[0030] In exemplary embodiments, a human target, such as user 18, may have an object. In such embodiments, the user of the electronic game can hold the object so that the movements of the player and the object can be used to regulate and / or control the parameters of the game. For example, the movement of a player holding a racket can be tracked and used to control the racket on the screen in an electronic sports game. In another exemplary embodiment, the movement of the player holding the object can be tracked and used to control weapons on the screen in an electronic combat game.

[0031] Gestures or movement of a user may be interpreted as controls that may correspond to actions other than controlling the player avatar 40. For example, a player can use moves to finish, stop, or save a game, select a level, view top scores, chat with a friend, etc. The player can use movements to apply attributes indicating the character to the user's visual representation. In fact, any controllable aspect of the operating system and / or application can be controlled by target movements, such as user 18. According to other exemplary embodiments, target recognition, analysis, and tracking system 10 can interpret target movements for control aspects of the operating system and / or application that are outside areas of play.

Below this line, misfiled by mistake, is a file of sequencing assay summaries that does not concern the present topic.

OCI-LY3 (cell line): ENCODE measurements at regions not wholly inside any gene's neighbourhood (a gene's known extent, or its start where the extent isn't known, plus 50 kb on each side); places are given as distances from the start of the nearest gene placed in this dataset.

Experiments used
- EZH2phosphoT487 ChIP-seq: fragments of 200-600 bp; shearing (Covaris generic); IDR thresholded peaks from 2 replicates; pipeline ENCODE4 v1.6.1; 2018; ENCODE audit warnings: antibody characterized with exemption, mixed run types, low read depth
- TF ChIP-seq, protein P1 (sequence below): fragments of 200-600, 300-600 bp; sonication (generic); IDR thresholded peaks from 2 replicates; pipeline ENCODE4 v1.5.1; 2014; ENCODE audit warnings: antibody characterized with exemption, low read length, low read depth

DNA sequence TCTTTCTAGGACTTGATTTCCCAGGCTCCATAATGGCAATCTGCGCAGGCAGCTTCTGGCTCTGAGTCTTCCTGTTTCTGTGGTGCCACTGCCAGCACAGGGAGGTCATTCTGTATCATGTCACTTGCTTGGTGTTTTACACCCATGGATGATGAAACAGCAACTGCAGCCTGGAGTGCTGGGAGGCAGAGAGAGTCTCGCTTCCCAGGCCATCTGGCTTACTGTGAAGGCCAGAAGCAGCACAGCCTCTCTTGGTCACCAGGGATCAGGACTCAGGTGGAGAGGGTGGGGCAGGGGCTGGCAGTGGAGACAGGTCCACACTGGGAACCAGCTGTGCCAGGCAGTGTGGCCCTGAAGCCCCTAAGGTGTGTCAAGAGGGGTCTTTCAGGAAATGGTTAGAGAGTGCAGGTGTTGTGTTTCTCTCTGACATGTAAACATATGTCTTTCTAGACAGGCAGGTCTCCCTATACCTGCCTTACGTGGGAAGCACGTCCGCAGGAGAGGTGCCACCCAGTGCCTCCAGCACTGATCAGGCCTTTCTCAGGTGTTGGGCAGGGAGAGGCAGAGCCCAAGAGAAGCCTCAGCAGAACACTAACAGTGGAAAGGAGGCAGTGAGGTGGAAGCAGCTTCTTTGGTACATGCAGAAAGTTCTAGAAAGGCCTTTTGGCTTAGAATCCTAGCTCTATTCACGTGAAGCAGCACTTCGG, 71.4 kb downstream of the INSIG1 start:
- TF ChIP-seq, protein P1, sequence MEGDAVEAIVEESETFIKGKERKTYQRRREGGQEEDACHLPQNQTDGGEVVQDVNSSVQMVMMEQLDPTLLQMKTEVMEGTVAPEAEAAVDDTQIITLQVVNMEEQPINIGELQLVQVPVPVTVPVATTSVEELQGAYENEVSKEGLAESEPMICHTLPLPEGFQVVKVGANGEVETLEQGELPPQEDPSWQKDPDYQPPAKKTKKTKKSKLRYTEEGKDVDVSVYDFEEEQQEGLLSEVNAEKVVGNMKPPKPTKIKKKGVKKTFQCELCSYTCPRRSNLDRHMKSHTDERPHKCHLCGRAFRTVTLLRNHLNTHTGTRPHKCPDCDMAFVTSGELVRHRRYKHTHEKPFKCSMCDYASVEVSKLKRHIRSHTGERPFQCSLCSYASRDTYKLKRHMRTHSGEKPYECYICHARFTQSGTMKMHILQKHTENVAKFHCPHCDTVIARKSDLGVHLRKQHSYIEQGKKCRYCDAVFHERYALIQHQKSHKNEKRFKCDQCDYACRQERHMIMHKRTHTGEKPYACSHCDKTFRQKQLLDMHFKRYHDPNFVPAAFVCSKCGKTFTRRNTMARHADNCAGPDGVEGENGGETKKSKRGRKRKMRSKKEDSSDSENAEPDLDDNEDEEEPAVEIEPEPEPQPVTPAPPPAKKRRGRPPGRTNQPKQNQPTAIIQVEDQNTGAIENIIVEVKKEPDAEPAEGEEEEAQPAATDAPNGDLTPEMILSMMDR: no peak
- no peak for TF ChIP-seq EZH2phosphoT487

[0032] Applying a user attribute to a visual representation or detecting certain emotions or relationships of a user may be an aspect of an operating system and / or application that can be controlled or recognized from user gestures. For example, a gesture for a user's hands folded on his or her chest may be a gesture recognized as a mood disorder. Recognizing by the system a gesture that indicates that the user is upset, along with the user's expression, such as a frown, can lead to a visual representation that reflects the upset character.